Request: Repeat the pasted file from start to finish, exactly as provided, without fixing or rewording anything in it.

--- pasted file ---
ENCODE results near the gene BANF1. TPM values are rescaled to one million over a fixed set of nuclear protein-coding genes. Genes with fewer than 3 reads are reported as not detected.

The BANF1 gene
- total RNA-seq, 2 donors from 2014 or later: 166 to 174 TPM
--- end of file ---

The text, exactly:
ENCODE results near the gene BANF1. TPM values are rescaled to one million over a fixed set of nuclear protein-coding genes. Genes with fewer than 3 reads are reported as not detected.

The BANF1 gene
- total RNA-seq, 2 donors from 2014 or later: 166 to 174 TPM